In this invention, a recovery unit will first be connected to the air conditioning system to recover refrigerant conventionally. Most of the original lubricant will remain in the system after recovery. Then, the suction line leading between the system evaporator and system compressor is disconnected. A service line has one end connected to the system compressor, and another service line has one end connected to the evaporator line. These service lines have a quick disconnect fittings on the opposite ends incorporating a check valve so that the service lines can be disconnected and reconnected to each other while the air conditioning system remains under pressure.
After the service lines are connected to each other, an operating refrigerant is charged into the air conditioning system conventionally. The system will be operated a few minutes to distribute original type oil remaining within the system into the operating refrigerant. Then an oil separator is connected to the quick disconnect fittings so that operating refrigerant in the system must flow through the oil separator. The air conditioning system is then operated, so that the oil separator will collect original type oil as the operating refrigerant flows through the air conditioning system during its normal operation.
After collecting oil, the original type oil is drained from the separator. An amount of replacement type oil equal to the amount of original type oil is charged into the system using an oil injector of a conventional type. The replacement type oil is compatible with the replacement refrigerant desired. The system will be operated a few minutes with the quick disconnect fittings connected to each other, bypassing the oil separator, to mix the replacement type oil with the original type oil. Then, the oil separator is placed back again in line between the system evaporator and compressor. The system is operated again, with the oil separator collecting the mixed original and replacement type oil. Substantially all of the original type oil will be removed by the end of this step.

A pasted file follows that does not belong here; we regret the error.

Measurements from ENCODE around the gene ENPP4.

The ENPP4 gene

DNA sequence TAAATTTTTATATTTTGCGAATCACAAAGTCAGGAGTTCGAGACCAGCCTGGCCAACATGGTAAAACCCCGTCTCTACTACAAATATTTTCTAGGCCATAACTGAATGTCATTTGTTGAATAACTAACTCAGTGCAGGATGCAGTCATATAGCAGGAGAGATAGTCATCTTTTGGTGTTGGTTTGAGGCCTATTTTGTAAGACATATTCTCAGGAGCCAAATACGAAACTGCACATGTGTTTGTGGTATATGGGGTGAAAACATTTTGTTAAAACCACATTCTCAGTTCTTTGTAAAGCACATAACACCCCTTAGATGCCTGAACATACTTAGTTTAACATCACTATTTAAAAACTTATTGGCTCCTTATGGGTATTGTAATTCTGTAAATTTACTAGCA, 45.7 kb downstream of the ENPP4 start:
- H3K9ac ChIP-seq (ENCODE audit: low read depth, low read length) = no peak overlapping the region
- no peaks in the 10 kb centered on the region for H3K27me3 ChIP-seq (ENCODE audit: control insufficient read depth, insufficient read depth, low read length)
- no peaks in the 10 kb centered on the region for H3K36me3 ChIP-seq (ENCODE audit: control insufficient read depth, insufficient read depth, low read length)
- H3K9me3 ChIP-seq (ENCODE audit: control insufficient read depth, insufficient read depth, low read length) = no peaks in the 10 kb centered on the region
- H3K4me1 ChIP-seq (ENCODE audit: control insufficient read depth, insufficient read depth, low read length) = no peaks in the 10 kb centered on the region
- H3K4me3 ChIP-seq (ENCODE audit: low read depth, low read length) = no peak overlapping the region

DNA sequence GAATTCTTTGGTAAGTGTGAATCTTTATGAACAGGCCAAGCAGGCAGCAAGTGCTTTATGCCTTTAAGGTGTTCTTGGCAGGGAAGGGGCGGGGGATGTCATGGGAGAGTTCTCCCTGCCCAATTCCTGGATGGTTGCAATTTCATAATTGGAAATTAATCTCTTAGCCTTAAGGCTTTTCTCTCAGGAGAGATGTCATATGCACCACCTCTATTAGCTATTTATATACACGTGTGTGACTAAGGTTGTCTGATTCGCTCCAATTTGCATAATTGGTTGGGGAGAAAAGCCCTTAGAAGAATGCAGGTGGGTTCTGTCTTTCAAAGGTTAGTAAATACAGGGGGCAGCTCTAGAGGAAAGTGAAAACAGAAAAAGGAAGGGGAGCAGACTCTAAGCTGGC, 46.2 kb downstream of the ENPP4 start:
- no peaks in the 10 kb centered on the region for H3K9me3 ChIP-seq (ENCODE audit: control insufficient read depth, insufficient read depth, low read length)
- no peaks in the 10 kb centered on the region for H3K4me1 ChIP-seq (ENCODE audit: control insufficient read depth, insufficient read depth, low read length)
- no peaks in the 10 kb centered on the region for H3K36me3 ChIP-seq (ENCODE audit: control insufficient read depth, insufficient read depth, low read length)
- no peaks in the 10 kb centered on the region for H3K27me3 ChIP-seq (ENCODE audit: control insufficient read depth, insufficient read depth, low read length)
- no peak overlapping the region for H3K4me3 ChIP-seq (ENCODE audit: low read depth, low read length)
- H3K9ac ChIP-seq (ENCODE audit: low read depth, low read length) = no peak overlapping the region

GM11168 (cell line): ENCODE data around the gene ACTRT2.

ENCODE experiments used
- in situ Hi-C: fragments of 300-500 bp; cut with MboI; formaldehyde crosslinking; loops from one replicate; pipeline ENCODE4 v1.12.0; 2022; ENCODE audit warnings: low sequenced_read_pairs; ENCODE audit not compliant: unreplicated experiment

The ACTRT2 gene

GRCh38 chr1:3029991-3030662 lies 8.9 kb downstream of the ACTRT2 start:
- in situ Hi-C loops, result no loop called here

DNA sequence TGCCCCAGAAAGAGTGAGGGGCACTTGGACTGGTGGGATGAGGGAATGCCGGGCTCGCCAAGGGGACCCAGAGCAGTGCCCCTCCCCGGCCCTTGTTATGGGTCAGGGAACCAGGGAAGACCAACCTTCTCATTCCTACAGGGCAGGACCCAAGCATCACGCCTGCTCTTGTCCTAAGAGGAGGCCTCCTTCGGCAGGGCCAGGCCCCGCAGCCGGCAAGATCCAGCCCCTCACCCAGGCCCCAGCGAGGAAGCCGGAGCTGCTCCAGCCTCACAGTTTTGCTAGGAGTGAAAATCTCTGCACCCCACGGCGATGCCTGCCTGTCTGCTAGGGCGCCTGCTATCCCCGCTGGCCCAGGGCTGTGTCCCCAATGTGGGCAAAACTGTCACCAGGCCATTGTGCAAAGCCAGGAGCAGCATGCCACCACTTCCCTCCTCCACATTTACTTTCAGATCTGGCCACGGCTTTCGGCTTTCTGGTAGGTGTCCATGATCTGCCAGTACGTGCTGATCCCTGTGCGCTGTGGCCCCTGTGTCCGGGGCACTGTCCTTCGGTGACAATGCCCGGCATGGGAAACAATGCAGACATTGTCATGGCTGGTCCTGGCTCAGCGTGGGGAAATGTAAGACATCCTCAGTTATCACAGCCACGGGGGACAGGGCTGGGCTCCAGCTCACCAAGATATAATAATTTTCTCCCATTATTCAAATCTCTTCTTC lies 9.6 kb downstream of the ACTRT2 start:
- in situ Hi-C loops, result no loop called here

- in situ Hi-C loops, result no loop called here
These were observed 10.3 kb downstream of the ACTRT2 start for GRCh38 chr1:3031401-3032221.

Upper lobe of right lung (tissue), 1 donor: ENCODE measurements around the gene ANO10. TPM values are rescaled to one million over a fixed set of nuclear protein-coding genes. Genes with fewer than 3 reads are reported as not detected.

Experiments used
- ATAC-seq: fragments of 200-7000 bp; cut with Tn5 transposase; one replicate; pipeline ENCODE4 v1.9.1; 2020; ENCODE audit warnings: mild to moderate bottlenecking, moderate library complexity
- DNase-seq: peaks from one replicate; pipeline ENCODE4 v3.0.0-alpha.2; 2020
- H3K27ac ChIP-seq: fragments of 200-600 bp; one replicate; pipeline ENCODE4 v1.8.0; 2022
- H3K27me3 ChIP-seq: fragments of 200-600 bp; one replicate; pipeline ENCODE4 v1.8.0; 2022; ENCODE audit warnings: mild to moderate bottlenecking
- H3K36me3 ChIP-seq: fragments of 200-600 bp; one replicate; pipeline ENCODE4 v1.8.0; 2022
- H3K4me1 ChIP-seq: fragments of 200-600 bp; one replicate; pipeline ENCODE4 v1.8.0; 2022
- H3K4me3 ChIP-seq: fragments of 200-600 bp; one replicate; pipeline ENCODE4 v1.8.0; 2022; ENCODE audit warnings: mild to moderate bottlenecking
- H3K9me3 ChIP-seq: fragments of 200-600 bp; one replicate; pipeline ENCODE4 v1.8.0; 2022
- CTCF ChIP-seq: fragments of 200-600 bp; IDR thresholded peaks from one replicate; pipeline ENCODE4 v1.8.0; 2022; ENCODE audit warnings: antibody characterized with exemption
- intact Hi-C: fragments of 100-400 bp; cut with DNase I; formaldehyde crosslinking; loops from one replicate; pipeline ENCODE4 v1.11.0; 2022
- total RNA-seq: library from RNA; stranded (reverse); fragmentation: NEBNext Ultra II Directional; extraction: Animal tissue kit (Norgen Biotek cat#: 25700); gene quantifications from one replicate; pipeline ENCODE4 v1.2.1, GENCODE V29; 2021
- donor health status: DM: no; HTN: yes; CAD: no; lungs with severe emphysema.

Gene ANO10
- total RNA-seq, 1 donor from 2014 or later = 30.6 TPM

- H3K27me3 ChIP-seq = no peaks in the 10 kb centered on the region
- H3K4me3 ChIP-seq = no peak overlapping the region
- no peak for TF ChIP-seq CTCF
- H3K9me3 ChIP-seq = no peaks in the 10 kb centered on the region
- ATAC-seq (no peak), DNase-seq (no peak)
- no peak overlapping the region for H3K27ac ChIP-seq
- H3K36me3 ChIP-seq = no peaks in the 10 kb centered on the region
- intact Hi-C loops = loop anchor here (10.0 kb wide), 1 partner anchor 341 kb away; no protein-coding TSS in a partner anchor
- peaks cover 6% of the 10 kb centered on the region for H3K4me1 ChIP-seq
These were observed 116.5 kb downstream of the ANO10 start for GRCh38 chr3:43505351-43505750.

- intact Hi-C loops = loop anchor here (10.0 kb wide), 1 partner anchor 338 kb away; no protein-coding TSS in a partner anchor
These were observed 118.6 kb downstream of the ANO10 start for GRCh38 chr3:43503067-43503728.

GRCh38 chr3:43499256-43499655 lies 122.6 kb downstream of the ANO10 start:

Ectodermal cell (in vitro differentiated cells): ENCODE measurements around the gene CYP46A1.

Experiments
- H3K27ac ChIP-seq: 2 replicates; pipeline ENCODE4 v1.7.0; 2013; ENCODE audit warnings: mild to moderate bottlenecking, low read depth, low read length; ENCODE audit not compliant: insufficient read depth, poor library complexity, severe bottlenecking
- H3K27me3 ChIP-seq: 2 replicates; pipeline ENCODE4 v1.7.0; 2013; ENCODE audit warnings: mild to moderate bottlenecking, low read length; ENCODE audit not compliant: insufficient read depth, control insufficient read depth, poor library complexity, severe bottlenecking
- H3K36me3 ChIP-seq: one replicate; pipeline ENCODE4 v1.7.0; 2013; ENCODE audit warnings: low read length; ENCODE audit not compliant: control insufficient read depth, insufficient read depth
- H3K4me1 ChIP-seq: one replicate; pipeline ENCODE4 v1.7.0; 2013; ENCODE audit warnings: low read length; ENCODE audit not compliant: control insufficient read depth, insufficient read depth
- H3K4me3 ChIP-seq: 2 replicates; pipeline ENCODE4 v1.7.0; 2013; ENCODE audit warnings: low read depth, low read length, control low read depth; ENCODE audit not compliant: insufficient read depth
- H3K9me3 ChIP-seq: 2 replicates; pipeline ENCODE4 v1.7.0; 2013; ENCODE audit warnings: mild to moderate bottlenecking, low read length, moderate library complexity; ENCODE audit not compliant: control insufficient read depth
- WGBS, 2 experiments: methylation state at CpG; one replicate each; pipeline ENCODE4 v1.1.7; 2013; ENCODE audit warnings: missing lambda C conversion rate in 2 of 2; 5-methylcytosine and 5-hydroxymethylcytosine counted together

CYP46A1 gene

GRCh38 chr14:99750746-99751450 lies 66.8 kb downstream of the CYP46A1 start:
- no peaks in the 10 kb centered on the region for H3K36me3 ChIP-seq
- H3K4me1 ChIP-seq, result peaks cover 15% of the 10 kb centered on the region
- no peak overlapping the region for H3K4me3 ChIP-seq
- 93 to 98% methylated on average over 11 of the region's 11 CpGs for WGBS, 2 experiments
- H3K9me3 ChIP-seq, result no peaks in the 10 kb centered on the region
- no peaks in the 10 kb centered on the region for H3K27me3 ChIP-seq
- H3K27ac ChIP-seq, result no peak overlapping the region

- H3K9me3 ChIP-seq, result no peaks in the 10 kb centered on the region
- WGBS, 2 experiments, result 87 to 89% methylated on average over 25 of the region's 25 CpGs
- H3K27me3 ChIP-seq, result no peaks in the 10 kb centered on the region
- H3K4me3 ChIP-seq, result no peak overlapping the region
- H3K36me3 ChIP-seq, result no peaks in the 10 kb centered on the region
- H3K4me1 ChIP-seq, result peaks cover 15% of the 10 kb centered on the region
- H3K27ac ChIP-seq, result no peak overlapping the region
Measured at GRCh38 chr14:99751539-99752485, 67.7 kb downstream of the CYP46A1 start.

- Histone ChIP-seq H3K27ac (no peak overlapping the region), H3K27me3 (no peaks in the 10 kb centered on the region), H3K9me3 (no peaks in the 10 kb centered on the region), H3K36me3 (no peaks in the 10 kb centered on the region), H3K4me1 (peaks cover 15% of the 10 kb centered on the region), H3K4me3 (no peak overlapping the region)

The recovery unit will now be employed to recover the operating refrigerant from the air conditioning system. Maintenance may then be performed and the replacement refrigerant and replacement oil reintroduced.
FIG. 1 is a schematic illustrating a conventional air conditioning system connected to a conventional recovery unit to illustrate several steps of the method according to this invention.
FIG. 2 is a schematic that illustrates quick disconnect service lines connected between the evaporator and compressor of the system, as one of the steps of the method of this invention.
FIG. 3 is a schematic that illustrates connecting the quick disconnect service lines to an oil separator to recover original type oil from the air conditioning system as it operates, this being a further step of the method of this invention.
FIG. 4 is a schematic that illustrates recovering refrigerant and draining original type oil from the oil separator of FIG. 3 after completion of the step of FIG. 3.
FIG. 5 is a schematic illustrating injecting a replacement type oil into the air conditioning system to perform one of the steps of the method of this invention.
Referring to FIG. 1, the dotted lines illustrate major components of a conventional air conditioning system 11. Air conditioning system 11 has a compressor 13 which has a discharge port 15 and a suction port 17, each of which include threaded fittings. A condenser line 19 secures to the discharge port 15, connecting the compressor 13 to condenser 21. Condenser 21 is connected to an expansion valve 23, which leads to an evaporator 25. Evaporator 25 has an evaporator line 27 that connects to suction port 17 of compressor 13.
A high pressure service port 29 is located in condenser line 19, and a low pressure service port 31 is located in evaporator line 27 Ports 29, 31 are of a quick disconnect, check valve type to enable connection and disconnection of a recovery unit 33 while the lines 19, 27 are under pressure.
The major components of a recovery unit 33 are shown connected to air conditioning 11 for recovering refrigerant. Recovery unit 33 has a high pressure hose 35 that connects to high pressure service port 29 and a low pressure hose 37 that connects to low pressure service port 31. Hoses 35, 37 lead to a manifold 39, shown by the dotted lines. Hoses 35, 37 may be connected while the air conditioning system 11 is under pressure.